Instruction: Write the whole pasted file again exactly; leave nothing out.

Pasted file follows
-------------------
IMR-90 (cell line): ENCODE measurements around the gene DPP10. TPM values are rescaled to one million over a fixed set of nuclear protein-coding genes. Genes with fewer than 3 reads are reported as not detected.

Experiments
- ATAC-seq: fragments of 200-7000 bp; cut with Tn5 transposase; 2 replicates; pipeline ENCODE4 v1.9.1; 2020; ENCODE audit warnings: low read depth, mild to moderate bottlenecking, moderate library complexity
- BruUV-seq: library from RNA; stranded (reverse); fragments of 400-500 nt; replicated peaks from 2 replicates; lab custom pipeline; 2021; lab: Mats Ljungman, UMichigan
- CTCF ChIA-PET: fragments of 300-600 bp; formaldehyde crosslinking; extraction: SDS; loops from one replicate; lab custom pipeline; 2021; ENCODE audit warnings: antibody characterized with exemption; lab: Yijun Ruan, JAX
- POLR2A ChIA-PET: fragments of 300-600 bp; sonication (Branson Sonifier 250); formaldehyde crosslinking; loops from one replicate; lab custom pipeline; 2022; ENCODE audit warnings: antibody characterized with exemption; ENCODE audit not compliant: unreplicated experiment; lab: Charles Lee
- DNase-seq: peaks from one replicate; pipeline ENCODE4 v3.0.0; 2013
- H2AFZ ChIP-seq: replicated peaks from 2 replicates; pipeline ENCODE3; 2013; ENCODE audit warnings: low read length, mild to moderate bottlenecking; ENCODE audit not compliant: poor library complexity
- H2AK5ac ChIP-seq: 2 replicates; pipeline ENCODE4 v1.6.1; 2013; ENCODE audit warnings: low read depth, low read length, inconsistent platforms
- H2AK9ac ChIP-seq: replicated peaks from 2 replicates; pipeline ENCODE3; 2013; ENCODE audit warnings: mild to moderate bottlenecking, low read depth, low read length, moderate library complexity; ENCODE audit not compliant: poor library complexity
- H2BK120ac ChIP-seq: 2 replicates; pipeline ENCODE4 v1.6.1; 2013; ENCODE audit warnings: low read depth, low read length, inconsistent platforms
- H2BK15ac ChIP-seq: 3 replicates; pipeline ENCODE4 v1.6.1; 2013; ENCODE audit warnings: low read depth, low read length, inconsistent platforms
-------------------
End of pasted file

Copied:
IMR-90 (cell line): ENCODE measurements around the gene DPP10. TPM values are rescaled to one million over a fixed set of nuclear protein-coding genes. Genes with fewer than 3 reads are reported as not detected.

Experiments
- ATAC-seq: fragments of 200-7000 bp; cut with Tn5 transposase; 2 replicates; pipeline ENCODE4 v1.9.1; 2020; ENCODE audit warnings: low read depth, mild to moderate bottlenecking, moderate library complexity
- BruUV-seq: library from RNA; stranded (reverse); fragments of 400-500 nt; replicated peaks from 2 replicates; lab custom pipeline; 2021; lab: Mats Ljungman, UMichigan
- CTCF ChIA-PET: fragments of 300-600 bp; formaldehyde crosslinking; extraction: SDS; loops from one replicate; lab custom pipeline; 2021; ENCODE audit warnings: antibody characterized with exemption; lab: Yijun Ruan, JAX
- POLR2A ChIA-PET: fragments of 300-600 bp; sonication (Branson Sonifier 250); formaldehyde crosslinking; loops from one replicate; lab custom pipeline; 2022; ENCODE audit warnings: antibody characterized with exemption; ENCODE audit not compliant: unreplicated experiment; lab: Charles Lee
- DNase-seq: peaks from one replicate; pipeline ENCODE4 v3.0.0; 2013
- H2AFZ ChIP-seq: replicated peaks from 2 replicates; pipeline ENCODE3; 2013; ENCODE audit warnings: low read length, mild to moderate bottlenecking; ENCODE audit not compliant: poor library complexity
- H2AK5ac ChIP-seq: 2 replicates; pipeline ENCODE4 v1.6.1; 2013; ENCODE audit warnings: low read depth, low read length, inconsistent platforms
- H2AK9ac ChIP-seq: replicated peaks from 2 replicates; pipeline ENCODE3; 2013; ENCODE audit warnings: mild to moderate bottlenecking, low read depth, low read length, moderate library complexity; ENCODE audit not compliant: poor library complexity
- H2BK120ac ChIP-seq: 2 replicates; pipeline ENCODE4 v1.6.1; 2013; ENCODE audit warnings: low read depth, low read length, inconsistent platforms
- H2BK15ac ChIP-seq: 3 replicates; pipeline ENCODE4 v1.6.1; 2013; ENCODE audit warnings: low read depth, low read length, inconsistent platforms